The Island of Women. Fifteen minutes by ferry from Cancun and you’re there. It’s rumored to be one of the most beautiful spots in the Caribbean Sea. While this small Caribbean island is truly beautiful, it’s also one of the places that I’ve experienced true fear while traveling.
The trip to Cancun didn’t go well from the first day. Then again, what can live up to six blissful weeks in Tulum? Something about Cancun just radiates bad vibes.
What better way to get away from the stress of Cancun than a day-trip to Isla Mujeres? A quick check of the weather indicates that even though Hurricane Earl is in the vicinity, it’s probably going to bypass us. The grey skies hanging over us on the walk to the ferry should have been the first hint to turn back.
But we ignored it.
Getting to Isla Mujeres
The Ultramar is a super sleek high-speed ferry. It’s actually pretty cool and really cheap. As you can see from the photo above, the skies were grey, but didn’t look too scary. The ferry was about half full and the trip was choppy and nauseating despite the sea-bands I was wearing. The ferry left from Puerto Juarez (at the extreme north end of Cancun, far away from the hotel zone). It’s a short 15 minute ride and costs 100 pesos ($5).
We didn’t really plan this excursion so we had no idea what to do when we got off the ferry. Everyone is renting a golf cart, seems like a good idea. After checking several vendors we decided to just walk. Why? Every vendor wanted us to hand over our passports and sign a ridiculous contract. The contract stated that we would be responsible for hundreds of dollars in damages if the golf cart was returned dirty or with a single scratch. We rented a car for a solid week with less hassle, no way. So we started walking.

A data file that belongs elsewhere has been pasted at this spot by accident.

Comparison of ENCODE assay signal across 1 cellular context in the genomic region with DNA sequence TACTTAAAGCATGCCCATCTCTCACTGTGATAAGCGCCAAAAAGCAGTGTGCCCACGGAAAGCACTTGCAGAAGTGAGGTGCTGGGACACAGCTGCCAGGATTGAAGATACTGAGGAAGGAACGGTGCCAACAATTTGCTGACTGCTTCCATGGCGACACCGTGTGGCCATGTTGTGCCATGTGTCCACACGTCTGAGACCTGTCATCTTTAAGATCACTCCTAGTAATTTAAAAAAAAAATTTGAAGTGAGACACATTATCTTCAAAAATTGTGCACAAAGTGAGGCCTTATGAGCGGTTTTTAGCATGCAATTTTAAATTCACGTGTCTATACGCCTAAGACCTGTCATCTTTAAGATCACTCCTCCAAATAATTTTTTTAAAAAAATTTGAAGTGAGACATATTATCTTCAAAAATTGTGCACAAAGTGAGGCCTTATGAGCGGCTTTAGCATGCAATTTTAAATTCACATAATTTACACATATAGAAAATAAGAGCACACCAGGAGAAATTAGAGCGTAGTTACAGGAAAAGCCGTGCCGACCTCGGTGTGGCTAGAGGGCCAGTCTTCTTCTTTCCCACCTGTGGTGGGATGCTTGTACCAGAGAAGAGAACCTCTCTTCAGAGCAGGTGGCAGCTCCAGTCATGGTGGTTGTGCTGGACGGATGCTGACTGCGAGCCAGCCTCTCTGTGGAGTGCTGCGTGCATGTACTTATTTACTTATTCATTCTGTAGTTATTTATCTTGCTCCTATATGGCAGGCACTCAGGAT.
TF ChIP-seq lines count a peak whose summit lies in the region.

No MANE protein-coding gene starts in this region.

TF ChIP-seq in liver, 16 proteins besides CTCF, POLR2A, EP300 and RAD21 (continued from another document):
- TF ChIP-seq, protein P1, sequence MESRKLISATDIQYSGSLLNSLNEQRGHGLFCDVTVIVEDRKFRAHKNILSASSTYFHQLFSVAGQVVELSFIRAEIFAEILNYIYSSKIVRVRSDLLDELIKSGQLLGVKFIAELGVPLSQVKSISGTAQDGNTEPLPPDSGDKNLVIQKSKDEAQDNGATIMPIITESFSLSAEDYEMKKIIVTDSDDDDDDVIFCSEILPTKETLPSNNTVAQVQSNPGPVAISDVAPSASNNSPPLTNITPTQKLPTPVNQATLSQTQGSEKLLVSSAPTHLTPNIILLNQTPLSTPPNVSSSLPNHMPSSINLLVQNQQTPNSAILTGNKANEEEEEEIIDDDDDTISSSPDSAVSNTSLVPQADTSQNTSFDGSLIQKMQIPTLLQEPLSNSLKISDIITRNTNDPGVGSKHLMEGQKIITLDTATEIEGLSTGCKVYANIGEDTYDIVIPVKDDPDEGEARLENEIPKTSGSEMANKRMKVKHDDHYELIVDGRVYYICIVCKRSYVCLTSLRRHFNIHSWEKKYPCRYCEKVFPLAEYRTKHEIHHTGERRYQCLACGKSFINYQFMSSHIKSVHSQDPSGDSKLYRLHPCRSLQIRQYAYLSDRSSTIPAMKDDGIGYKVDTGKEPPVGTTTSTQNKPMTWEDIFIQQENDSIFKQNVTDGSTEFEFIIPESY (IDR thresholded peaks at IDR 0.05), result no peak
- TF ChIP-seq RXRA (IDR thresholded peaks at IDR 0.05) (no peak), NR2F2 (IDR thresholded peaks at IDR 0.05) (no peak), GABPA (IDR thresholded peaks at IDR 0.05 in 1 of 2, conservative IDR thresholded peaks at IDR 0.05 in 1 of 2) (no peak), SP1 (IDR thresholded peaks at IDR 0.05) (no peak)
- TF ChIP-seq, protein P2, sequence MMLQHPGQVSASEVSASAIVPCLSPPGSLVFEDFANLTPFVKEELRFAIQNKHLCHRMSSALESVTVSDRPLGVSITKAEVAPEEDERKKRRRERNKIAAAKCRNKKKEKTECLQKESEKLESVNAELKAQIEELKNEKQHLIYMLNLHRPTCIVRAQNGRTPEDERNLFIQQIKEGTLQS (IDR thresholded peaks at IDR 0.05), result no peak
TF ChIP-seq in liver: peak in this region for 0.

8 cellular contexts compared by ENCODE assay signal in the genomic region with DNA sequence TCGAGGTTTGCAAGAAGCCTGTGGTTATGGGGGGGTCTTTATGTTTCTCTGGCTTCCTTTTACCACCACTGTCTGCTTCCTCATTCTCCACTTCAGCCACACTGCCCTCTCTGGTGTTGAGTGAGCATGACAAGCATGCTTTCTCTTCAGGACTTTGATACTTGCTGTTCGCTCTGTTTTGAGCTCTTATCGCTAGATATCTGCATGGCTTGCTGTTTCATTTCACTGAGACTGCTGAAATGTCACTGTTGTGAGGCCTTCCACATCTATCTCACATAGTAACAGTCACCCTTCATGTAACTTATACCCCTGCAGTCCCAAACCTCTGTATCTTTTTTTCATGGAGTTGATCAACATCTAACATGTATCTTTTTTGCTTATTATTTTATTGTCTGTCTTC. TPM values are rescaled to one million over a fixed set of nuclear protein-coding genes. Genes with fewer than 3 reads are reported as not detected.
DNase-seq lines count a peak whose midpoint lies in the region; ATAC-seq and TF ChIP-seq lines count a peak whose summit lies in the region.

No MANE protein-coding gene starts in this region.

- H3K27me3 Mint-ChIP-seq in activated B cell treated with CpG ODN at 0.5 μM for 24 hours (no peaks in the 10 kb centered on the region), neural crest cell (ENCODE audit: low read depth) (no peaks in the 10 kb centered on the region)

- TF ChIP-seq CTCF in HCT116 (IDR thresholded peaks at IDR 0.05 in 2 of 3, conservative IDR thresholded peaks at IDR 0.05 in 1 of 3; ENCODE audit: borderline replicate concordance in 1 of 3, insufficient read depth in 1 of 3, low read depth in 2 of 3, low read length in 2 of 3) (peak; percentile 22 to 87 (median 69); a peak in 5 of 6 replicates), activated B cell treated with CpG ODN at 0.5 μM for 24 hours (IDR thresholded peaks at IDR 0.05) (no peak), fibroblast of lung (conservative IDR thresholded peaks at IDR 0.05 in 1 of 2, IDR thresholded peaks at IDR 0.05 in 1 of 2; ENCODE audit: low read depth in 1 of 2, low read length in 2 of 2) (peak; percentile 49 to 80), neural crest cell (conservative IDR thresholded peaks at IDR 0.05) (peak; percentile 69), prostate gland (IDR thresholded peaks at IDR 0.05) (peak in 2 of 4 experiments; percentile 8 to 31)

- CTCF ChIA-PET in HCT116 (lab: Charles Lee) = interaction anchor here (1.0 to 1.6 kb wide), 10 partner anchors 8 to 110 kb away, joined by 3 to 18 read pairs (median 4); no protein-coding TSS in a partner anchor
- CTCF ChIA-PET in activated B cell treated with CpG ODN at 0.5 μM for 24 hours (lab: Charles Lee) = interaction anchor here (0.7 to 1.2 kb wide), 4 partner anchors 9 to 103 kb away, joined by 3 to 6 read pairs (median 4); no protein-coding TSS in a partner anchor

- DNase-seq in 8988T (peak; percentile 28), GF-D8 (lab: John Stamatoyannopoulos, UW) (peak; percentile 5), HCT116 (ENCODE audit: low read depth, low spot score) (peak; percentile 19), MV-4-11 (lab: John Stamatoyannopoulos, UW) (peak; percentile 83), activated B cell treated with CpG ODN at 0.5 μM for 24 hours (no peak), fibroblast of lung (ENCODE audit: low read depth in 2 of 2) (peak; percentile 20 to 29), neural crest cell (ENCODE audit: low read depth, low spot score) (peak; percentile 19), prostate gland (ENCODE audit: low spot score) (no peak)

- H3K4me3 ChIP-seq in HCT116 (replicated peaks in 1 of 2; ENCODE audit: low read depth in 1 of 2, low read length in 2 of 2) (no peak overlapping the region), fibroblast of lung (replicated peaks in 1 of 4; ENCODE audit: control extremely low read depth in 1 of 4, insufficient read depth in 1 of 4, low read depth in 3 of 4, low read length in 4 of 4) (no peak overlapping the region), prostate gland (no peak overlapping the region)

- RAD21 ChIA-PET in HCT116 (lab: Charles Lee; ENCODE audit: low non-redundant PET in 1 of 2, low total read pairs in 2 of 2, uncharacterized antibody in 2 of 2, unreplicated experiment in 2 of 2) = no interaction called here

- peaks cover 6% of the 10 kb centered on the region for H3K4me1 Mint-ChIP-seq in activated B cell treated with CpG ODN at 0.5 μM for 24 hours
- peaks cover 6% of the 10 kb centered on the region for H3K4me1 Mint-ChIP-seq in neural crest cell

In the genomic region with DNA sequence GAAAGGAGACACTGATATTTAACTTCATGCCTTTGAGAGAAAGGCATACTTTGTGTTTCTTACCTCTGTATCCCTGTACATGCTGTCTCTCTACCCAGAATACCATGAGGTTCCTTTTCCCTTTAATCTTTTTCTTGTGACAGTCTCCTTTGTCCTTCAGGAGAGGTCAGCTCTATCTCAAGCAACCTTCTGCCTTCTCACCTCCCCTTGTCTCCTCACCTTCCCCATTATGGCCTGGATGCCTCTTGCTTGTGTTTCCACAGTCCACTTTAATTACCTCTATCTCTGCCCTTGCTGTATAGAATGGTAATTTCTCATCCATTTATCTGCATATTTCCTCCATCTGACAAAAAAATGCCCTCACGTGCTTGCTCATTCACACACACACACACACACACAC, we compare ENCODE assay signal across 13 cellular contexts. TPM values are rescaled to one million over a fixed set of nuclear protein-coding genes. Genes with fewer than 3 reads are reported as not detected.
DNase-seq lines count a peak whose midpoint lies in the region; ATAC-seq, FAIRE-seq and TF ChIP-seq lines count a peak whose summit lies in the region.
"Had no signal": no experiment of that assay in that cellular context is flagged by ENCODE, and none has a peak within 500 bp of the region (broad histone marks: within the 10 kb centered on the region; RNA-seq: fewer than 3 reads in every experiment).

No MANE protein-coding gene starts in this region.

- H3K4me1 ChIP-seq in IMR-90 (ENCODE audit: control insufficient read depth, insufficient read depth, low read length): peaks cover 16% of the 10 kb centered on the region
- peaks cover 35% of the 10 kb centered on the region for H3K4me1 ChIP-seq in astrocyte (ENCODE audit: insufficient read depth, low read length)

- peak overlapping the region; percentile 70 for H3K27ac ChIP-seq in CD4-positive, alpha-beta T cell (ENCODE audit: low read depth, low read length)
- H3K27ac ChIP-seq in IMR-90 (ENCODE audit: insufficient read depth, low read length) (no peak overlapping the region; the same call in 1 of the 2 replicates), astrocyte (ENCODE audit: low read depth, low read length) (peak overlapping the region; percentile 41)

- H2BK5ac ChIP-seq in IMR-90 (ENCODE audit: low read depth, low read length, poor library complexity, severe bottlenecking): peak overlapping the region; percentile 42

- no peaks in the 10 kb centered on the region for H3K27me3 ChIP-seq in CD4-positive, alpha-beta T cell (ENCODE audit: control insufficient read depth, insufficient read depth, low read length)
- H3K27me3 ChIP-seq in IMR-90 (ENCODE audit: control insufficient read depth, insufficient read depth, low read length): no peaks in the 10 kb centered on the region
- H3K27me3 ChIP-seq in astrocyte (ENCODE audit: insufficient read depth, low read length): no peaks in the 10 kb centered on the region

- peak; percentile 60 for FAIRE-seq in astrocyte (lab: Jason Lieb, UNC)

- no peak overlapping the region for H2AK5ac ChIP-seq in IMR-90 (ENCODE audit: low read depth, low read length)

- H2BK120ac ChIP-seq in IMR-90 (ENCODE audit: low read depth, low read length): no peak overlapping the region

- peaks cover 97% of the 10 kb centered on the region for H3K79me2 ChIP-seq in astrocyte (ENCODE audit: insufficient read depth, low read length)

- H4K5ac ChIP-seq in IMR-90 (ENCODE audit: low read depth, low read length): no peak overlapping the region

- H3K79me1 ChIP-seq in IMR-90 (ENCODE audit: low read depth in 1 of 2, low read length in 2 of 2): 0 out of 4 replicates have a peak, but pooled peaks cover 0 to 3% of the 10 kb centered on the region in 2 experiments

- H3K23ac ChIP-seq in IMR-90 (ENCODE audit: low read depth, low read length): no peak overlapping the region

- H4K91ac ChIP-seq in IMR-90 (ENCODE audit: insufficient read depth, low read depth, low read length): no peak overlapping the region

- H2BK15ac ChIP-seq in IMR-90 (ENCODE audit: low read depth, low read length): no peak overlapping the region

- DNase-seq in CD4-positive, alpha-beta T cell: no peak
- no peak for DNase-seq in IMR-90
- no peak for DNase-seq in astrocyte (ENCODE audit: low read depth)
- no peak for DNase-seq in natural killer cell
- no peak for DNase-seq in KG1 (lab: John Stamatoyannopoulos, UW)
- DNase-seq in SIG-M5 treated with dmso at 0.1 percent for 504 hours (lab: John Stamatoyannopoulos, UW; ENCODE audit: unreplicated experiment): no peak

Isla Mujeres, like many sites in Mexico was once sacred to the Maya. Ixchel, the goddess of childbirth and medicine, is particularly important to the residents of Isla Mujeres. Another substantial Mayan temple was once located on the southern tip of the island, until hurricane Wilma destroyed it in 2005. All that’s left today is a single reconstructed temple.
After getting off the ferry at the center of Isla Mujeres, we walked to the westernmost tip to check out the scenery. It was nice but not really spectacular. The turtle sanctuary was next on our list.
Tortugranja Turtle Sanctuary
The turtle sanctuary did not disappoint. We were able to view turtles that I’ve never seen before. All were swimming blissfully around in their tanks, waiting to be released back into the ocean. We fed them a special turtle food. They are amazing, delicate, beautiful creatures.
The Mexican government runs the Tortugranja turtle “farm.” The small entry fee of $3 USD also contributes to the upkeep of the turtles. It’s well worth the price to view sea turtles up close. I’ve never done anything like this before and it’s a unique experience.
Next Stop: Mayan Temple Ruins
No way the historian in me can bypass the Mayan Temple ruins. The ruins are at the extreme south-eastern tip of the island. Meanwhile the skies are getting darker, the surf is picking up, and the wind is getting stronger. Still we ignored the signs of the impending hurricane. The ruins were mostly empty except for one girl walking dangerously close to the edge of the cliff. We stayed on the sidewalk, and for good reason. We called out to the girl walking along the edge and warned her that ground beneath her has eroded away and is dangerously undercut.
This is why we braved the weather, ferry ride and long walk. The view from Punta Sur is absolutely stunning. Twenty countries and I’ve never seen anything like it. While we were busy ignoring the signs of bad weather, we decided to have a leisurely lunch at Acantilado. The open air restaurant offers spectacular panorama views of the Caribbean sea. I can’t even remember what we had for lunch. We were so exhausted from the walk across the island and the views were hypnotic. I walked around every inch of the restaurant trying to take it all in. Still, it’s getting darker and windier. When I go back and look at my photographs of Isla Mujeres in chronological order, it’s obvious that a bad storm’s coming.